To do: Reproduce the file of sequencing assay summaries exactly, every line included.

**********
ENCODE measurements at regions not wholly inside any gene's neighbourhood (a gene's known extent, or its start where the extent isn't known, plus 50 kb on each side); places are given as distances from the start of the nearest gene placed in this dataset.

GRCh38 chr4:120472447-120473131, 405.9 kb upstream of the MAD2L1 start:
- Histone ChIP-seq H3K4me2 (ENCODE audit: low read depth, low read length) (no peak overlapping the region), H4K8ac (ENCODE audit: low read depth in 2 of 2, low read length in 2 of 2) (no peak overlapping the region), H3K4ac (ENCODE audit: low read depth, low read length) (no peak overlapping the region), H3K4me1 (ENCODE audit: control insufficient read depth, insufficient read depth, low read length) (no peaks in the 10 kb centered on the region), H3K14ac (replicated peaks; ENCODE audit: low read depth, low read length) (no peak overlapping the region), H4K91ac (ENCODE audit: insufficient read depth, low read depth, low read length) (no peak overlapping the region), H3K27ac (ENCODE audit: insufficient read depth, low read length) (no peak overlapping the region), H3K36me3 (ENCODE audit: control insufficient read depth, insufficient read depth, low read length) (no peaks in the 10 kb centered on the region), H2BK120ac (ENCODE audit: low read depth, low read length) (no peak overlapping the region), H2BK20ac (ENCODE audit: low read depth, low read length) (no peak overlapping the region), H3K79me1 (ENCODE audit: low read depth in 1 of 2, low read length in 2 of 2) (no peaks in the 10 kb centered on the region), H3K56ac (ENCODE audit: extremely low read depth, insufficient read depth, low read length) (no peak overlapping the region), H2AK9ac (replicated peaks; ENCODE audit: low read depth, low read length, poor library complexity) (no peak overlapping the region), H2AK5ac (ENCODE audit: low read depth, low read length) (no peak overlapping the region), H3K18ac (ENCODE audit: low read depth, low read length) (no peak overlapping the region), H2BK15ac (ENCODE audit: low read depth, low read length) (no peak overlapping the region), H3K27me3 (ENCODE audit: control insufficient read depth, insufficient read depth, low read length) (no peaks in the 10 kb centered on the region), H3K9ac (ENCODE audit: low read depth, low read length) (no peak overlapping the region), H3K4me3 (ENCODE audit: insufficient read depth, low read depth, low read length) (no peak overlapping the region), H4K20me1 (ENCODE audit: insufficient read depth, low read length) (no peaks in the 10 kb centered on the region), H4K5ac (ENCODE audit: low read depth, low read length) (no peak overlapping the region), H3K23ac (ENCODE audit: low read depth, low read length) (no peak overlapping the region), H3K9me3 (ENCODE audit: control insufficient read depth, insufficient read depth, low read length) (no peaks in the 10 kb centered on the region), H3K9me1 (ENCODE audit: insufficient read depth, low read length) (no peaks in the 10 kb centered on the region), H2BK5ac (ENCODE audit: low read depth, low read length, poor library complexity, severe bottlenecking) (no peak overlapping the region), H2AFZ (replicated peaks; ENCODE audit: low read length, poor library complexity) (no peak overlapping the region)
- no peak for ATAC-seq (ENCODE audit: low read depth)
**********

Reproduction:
ENCODE measurements at regions not wholly inside any gene's neighbourhood (a gene's known extent, or its start where the extent isn't known, plus 50 kb on each side); places are given as distances from the start of the nearest gene placed in this dataset.

GRCh38 chr4:120472447-120473131, 405.9 kb upstream of the MAD2L1 start:
- Histone ChIP-seq H3K4me2 (ENCODE audit: low read depth, low read length) (no peak overlapping the region), H4K8ac (ENCODE audit: low read depth in 2 of 2, low read length in 2 of 2) (no peak overlapping the region), H3K4ac (ENCODE audit: low read depth, low read length) (no peak overlapping the region), H3K4me1 (ENCODE audit: control insufficient read depth, insufficient read depth, low read length) (no peaks in the 10 kb centered on the region), H3K14ac (replicated peaks; ENCODE audit: low read depth, low read length) (no peak overlapping the region), H4K91ac (ENCODE audit: insufficient read depth, low read depth, low read length) (no peak overlapping the region), H3K27ac (ENCODE audit: insufficient read depth, low read length) (no peak overlapping the region), H3K36me3 (ENCODE audit: control insufficient read depth, insufficient read depth, low read length) (no peaks in the 10 kb centered on the region), H2BK120ac (ENCODE audit: low read depth, low read length) (no peak overlapping the region), H2BK20ac (ENCODE audit: low read depth, low read length) (no peak overlapping the region), H3K79me1 (ENCODE audit: low read depth in 1 of 2, low read length in 2 of 2) (no peaks in the 10 kb centered on the region), H3K56ac (ENCODE audit: extremely low read depth, insufficient read depth, low read length) (no peak overlapping the region), H2AK9ac (replicated peaks; ENCODE audit: low read depth, low read length, poor library complexity) (no peak overlapping the region), H2AK5ac (ENCODE audit: low read depth, low read length) (no peak overlapping the region), H3K18ac (ENCODE audit: low read depth, low read length) (no peak overlapping the region), H2BK15ac (ENCODE audit: low read depth, low read length) (no peak overlapping the region), H3K27me3 (ENCODE audit: control insufficient read depth, insufficient read depth, low read length) (no peaks in the 10 kb centered on the region), H3K9ac (ENCODE audit: low read depth, low read length) (no peak overlapping the region), H3K4me3 (ENCODE audit: insufficient read depth, low read depth, low read length) (no peak overlapping the region), H4K20me1 (ENCODE audit: insufficient read depth, low read length) (no peaks in the 10 kb centered on the region), H4K5ac (ENCODE audit: low read depth, low read length) (no peak overlapping the region), H3K23ac (ENCODE audit: low read depth, low read length) (no peak overlapping the region), H3K9me3 (ENCODE audit: control insufficient read depth, insufficient read depth, low read length) (no peaks in the 10 kb centered on the region), H3K9me1 (ENCODE audit: insufficient read depth, low read length) (no peaks in the 10 kb centered on the region), H2BK5ac (ENCODE audit: low read depth, low read length, poor library complexity, severe bottlenecking) (no peak overlapping the region), H2AFZ (replicated peaks; ENCODE audit: low read length, poor library complexity) (no peak overlapping the region)
- no peak for ATAC-seq (ENCODE audit: low read depth)